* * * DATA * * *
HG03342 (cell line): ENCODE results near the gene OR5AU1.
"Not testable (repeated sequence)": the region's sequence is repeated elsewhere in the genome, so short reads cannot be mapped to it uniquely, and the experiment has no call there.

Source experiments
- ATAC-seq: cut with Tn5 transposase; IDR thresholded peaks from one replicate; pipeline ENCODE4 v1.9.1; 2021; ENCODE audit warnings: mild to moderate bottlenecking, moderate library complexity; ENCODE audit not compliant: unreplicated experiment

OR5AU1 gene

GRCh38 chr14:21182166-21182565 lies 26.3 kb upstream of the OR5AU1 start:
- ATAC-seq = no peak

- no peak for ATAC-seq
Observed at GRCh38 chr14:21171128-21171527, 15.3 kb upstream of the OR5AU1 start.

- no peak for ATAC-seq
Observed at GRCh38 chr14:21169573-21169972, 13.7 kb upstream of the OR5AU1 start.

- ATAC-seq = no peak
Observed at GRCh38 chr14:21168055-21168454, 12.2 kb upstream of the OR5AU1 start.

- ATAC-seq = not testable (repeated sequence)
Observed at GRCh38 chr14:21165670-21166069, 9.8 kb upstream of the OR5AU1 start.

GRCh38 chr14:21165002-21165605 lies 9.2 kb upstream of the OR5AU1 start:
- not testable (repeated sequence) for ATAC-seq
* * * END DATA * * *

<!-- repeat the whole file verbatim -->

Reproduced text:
HG03342 (cell line): ENCODE results near the gene OR5AU1.
"Not testable (repeated sequence)": the region's sequence is repeated elsewhere in the genome, so short reads cannot be mapped to it uniquely, and the experiment has no call there.

Source experiments
- ATAC-seq: cut with Tn5 transposase; IDR thresholded peaks from one replicate; pipeline ENCODE4 v1.9.1; 2021; ENCODE audit warnings: mild to moderate bottlenecking, moderate library complexity; ENCODE audit not compliant: unreplicated experiment

OR5AU1 gene

GRCh38 chr14:21182166-21182565 lies 26.3 kb upstream of the OR5AU1 start:
- ATAC-seq = no peak

- no peak for ATAC-seq
Observed at GRCh38 chr14:21171128-21171527, 15.3 kb upstream of the OR5AU1 start.

- no peak for ATAC-seq
Observed at GRCh38 chr14:21169573-21169972, 13.7 kb upstream of the OR5AU1 start.

- ATAC-seq = no peak
Observed at GRCh38 chr14:21168055-21168454, 12.2 kb upstream of the OR5AU1 start.

- ATAC-seq = not testable (repeated sequence)
Observed at GRCh38 chr14:21165670-21166069, 9.8 kb upstream of the OR5AU1 start.

GRCh38 chr14:21165002-21165605 lies 9.2 kb upstream of the OR5AU1 start:
- not testable (repeated sequence) for ATAC-seq